Large accelerated filers saw an average of 1.8 issues called out by auditors as “critical audit matters” in their first round of reporting, according to analysis by Deloitte.
Across the 52 large accelerated filers with fiscal years ending June 30, 2019, the first round of CAMs called out goodwill and intangible assets more than any other accounting issue, followed by revenue and income taxes. Roughly one-third of CAMs reported in mid-2019 involved goodwill and intangible assets, while revenue drove roughly one-fifth.
CAMs made their debut in those reports under a new requirement from the Public Company Accounting Oversight Board for auditors to describe in audit reports issues that proved most difficult for auditors. Officially, CAMs are those issues related to accounts or disclosures material to financial statements and that are communicated or required to be communicated to audit committees which involved a high degree of auditor subjectivity or that were especially challenging or complex for auditors to audit.
The PCAOB included the CAM disclosures in its overhaul of the standard auditor’s report to give users of financial statements greater insight into what auditors do and what they find during the normal course of their work. Auditors are required to provide the disclosure beginning with large accelerated filers this summer, followed by the rest of their public company clients beginning in 2021. The staggered implementation was meant to give auditors and audit committees time to adapt to the new requirements.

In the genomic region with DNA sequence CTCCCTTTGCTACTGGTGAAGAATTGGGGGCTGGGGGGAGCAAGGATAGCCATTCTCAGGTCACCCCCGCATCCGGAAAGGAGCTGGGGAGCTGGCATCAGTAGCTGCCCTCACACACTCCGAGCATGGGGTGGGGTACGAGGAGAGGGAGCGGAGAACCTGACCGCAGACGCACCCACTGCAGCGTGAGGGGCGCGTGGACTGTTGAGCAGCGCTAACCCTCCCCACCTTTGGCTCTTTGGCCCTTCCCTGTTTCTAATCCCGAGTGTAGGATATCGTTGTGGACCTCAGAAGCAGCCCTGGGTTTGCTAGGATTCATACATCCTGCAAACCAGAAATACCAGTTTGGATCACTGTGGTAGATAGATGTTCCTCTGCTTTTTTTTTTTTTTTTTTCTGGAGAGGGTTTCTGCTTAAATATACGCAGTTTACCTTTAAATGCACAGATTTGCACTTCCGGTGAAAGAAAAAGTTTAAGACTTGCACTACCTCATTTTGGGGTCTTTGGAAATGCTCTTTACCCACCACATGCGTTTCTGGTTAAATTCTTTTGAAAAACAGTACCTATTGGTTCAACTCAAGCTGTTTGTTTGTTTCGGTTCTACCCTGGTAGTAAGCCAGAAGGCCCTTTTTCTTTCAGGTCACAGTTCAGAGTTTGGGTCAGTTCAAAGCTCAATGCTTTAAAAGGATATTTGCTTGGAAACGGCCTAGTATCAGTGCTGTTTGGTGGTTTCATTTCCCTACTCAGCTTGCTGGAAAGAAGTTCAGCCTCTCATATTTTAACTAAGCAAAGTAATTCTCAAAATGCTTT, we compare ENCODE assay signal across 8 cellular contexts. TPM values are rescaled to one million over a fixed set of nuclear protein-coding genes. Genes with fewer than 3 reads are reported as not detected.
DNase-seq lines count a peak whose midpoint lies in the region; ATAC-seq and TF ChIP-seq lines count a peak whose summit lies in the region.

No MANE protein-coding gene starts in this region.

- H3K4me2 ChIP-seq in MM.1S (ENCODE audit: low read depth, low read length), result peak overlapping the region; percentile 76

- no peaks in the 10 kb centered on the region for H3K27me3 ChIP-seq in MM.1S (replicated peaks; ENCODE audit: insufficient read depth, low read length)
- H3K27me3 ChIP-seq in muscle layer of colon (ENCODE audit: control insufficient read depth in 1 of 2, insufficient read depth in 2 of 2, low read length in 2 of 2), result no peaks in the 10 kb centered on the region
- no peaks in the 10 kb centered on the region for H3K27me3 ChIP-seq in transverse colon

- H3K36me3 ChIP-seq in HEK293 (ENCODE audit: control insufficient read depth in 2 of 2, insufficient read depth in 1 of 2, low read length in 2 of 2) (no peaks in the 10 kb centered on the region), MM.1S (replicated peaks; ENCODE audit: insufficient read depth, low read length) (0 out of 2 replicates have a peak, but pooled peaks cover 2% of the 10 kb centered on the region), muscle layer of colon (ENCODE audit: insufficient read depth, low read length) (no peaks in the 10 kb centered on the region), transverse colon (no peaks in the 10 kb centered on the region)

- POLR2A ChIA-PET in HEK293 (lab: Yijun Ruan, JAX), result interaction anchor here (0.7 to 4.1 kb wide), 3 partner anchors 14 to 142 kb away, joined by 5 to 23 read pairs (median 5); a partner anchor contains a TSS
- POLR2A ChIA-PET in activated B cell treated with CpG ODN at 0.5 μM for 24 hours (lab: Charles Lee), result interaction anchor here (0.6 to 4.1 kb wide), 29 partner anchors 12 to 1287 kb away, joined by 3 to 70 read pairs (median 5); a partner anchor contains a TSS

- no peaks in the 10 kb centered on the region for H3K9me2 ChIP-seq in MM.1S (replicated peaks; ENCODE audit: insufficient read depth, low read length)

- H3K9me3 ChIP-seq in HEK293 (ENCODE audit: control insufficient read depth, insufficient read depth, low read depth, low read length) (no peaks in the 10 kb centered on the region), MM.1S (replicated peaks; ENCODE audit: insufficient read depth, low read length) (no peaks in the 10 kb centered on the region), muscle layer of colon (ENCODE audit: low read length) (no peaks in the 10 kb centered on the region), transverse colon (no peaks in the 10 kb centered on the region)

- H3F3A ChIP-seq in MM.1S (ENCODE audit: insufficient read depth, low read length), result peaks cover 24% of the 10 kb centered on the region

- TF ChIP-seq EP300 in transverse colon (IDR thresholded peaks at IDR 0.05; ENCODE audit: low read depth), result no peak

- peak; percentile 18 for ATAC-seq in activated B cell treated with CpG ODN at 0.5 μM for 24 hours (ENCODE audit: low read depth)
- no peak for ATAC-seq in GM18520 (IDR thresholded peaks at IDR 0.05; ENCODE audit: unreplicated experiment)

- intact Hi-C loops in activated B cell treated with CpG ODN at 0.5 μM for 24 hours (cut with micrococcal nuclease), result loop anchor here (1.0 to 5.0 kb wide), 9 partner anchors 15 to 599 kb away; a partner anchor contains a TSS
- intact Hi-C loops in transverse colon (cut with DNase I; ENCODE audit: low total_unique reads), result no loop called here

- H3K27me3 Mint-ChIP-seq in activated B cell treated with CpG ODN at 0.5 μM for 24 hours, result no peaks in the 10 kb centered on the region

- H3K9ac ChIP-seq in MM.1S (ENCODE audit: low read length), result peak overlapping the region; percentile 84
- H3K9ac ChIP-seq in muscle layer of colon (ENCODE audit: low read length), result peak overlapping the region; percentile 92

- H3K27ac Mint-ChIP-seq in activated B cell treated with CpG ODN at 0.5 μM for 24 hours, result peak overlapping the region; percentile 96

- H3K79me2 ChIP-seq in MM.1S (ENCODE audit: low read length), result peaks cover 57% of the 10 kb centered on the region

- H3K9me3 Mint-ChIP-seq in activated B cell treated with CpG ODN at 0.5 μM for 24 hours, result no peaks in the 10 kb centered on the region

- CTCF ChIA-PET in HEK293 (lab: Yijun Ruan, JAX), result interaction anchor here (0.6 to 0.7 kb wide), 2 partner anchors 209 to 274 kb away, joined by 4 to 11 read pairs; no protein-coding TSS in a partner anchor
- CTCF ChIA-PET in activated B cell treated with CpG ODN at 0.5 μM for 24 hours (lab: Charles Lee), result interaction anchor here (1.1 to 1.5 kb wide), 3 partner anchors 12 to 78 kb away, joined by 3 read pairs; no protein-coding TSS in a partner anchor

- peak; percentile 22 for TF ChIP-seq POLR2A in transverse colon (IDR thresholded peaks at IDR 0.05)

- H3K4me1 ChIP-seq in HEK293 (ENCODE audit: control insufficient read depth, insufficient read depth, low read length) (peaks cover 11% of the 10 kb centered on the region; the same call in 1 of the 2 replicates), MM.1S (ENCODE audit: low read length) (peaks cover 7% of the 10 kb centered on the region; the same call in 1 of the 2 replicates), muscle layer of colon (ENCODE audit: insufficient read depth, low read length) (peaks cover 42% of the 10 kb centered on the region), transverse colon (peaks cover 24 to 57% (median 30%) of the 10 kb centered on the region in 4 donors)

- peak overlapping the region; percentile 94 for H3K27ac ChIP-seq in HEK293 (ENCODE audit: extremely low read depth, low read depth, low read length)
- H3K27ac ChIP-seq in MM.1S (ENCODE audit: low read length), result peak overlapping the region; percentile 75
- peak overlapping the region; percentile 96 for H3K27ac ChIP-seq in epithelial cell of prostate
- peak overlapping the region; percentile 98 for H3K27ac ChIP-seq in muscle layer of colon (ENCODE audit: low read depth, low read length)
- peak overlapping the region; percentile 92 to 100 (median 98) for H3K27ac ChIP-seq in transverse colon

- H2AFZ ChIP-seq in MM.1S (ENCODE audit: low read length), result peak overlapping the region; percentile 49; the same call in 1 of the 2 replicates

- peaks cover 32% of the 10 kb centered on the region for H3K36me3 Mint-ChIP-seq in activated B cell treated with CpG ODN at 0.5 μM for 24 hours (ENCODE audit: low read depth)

Deloitte said 35 percent of disclosures among the 52 earliest filers addressed challenges with goodwill and intangibles, which is an inherently judgmental area of accounting and auditing; 19 percent of the CAMs arose due to revenue issues, followed by 15 percent tied to income taxes. Additional issues leading to CAMs included acquisitions and related liabilities, inventory, other liabilities, and contingencies. Another 11 percent of all CAMs arose from an assortment of other issues.
Major audit firms conducted a series of dry runs with some clients to develop their processes for complying with the new disclosure. The process led to some important discoveries, Deloitte said, giving auditors time to practice identifying and communicating CAMs, developing concise descriptions of complex issues, and sharing CAM drafts with management, audit committees, and legal counsel to set expectations.
“In general, the dry runs helped auditors, management, and audit committees be better prepared to implement the requirements when they became effective,” Deloitte said. The firm plans to continue performing dry runs with additional companies that are subject to CAM reporting in upcoming reporting periods.
The PCAOB has said it will monitor the initial CAM reports to assess implementation and determine if any further actions are warranted. “It is imperative that auditors, management, and audit committees maintain a dialogue on CAMs to prepare for this significant new requirement,” Deloitte said.
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